When I first envisioned doing this blog, I was thinking that most of us have a limited voice. We have valuable life experiences, as we deal with a disability…and we have a lot of positive things that we can share. Life lessons that we have learned, or picked up along the way…that would be beneficial in someone’s life that has a struggle similar to our own.
This will be the fourth entry in this blog series on introducing people in the Ataxia Community. And even though I have just started on this particular journey…I am proud of each entry so far because of the people each article has represented. They have been incredible lives…and today’s entry is no different. I am honored to present to you, Linda Snider.
In nineteen-ninety-four at the age of twenty-one, Linda learned that she had Spinecerebellar Ataxia type 1. She was the second person to be tested genetically for Ataxia. Linda had a fifty-percent chance of having a hereditary Ataxia because she grew up within the reality of having a father who also struggled with the Neurological Disease/Condition. Linda’s diagnosis was labeled as SCA1….the “1” designation was because it was the first Ataxia gene to be discovered.
The rest of what Linda has to say to us I am going to let her put in her own words. Before I do that though…I want to bring out something I learned about Linda in my email interactions with her that I think is very significant.
When Linda was first disgnosed she was told that she would be in a wheelchair by the age of forty. Hear me on this: A wheelchair is not the focus here…and I am not implying a wheelchair is the end of a meaningful life! It is quite the opposite. A chair has absolutely NO reflection on the individual or the joy they can find in life. But the point I want to address is that when many of us first receive a diagnosis, (myself included), we are also told some medical predictions about what the future holds for us. Many lives are shattered by these bits of information…as now we find ourselves processing a rare disease AND the reality of a life spent in varying states of disability. What many of us come to realize later…sometiomes years down the road…is that these “truths” about our lives were no more than predictions that were based on statistics. Many of the symptoms can be slowed down by a positive outlook and attitude, consistent exercise, or diet…just to mention a few.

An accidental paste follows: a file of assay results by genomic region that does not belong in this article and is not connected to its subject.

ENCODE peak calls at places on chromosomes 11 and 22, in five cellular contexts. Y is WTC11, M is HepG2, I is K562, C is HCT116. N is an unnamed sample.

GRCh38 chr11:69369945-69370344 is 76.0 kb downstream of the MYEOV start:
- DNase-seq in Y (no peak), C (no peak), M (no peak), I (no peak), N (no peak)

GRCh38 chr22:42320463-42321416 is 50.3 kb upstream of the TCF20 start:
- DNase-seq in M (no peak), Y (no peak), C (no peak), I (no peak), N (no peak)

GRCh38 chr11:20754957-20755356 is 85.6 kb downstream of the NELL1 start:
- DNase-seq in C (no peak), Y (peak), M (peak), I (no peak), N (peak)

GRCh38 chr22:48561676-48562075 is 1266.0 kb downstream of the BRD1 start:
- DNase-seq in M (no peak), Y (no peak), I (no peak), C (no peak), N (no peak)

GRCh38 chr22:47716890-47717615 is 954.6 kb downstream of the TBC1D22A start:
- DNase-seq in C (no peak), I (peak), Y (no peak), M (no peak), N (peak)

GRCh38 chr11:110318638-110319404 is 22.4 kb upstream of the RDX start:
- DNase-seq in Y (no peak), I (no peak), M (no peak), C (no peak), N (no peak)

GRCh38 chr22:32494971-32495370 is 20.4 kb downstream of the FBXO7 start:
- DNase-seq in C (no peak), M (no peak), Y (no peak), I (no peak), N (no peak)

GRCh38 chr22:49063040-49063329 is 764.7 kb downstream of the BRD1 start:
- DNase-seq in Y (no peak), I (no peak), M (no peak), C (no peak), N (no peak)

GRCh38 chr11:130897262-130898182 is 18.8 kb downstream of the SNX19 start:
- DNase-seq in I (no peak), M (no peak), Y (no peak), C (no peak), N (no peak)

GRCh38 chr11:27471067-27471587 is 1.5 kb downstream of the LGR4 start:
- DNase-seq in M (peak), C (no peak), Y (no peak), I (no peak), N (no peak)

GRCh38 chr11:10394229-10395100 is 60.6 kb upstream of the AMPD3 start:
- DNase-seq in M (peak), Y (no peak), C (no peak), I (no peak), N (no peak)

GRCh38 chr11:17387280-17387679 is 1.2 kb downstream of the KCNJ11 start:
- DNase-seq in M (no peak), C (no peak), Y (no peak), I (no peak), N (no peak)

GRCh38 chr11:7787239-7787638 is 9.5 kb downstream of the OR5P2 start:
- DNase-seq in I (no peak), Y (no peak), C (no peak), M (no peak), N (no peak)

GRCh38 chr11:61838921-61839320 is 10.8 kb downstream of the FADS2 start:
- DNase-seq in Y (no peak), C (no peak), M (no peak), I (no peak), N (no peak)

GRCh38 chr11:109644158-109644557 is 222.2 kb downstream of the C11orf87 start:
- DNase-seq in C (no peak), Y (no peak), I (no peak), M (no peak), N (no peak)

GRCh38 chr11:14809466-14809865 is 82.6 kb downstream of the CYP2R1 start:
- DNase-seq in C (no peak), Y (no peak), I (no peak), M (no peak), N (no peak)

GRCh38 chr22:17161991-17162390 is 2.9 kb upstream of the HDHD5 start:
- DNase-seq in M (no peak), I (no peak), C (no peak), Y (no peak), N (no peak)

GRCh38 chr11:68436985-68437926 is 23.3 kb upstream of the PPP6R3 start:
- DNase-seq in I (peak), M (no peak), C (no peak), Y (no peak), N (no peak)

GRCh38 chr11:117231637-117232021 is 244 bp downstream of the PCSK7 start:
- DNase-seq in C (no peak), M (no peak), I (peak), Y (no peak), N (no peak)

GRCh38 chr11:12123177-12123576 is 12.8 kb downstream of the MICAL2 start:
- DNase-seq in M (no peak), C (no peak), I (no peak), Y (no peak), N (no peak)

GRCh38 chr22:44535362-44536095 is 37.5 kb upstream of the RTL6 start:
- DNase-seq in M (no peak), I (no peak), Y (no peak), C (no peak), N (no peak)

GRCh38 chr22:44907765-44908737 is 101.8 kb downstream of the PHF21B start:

Anyway…that’s enough from the peanut-gallery….let’s hear more from Linda:
I was diagnosed the summer between college and medical school so I was a student. I finished medical school and am currently a physician specializing in Radiology. Hobbies haven’t changed much although I have to do them differently. I love to dance, scuba dive, and ride my bike but now I rely on a partner to keep me balanced dancing, use a boat specially designed for wheelchairs and disabilities to dive and use a recumbent tricycle to ride.
Staying active and doing anything you love is helpful not only physically keeping up motor skills but also it’s relaxing and increases your sense of purpose and humanity. Knitting, reading, and coloring are good for hand-eye coordination and you aren’t being judged on the quality of the work so who cares if it’s not perfect.
Having ataxia has taught me that so many people will come together to support you in your daily struggle. I love the support and encouragement of others and feel their love in everything I do. I have learned that I am tougher and stronger than I knew. I’m a fighter and I don’t give up easily. I see everything as an obstacle to be overcome. I’m positive and upbeat naturally and have the ability to help others see their situation from a different perspective so they too have a slightly easier time. It’s all about perspective. No matter how badly you think your life is, there’s someone else out there dealing with worse. I was born with all my limbs and at one time they functioned fine. Now, that’s slowly disappearing but there are people that have had ataxia since the age of 2 or were born without arms and legs.
I help raise ataxia awareness by running a local support group. I’m involved with the annual ataxia conference and try to educate the Nebraska and Iowa region about ataxia. I’ve met with our local neurologists and go to other support groups in the area to help with their fundraising efforts.
My piece of advice. Although I may struggle, I will never give up. This is a battle and although everyone has a battle to fight, Ataxi is mine and I use the support and love of the people around me to rally.
Thank you, Linda. Again, it was an honor to provide a place for your story. One more place that you can access Linda’s story is on YouTube. I will provide the link to that video…and I highly recommend that you watch it if you have not viewed it before. It is very informative about her life with Ataxia…but also about others in her Support Group.
Click here to view Linda’s Story
Until next time….
Please consider sharing your story – whether you have Ataxia, are a caregiver, friend, or relative. You may fill out the form below to get started.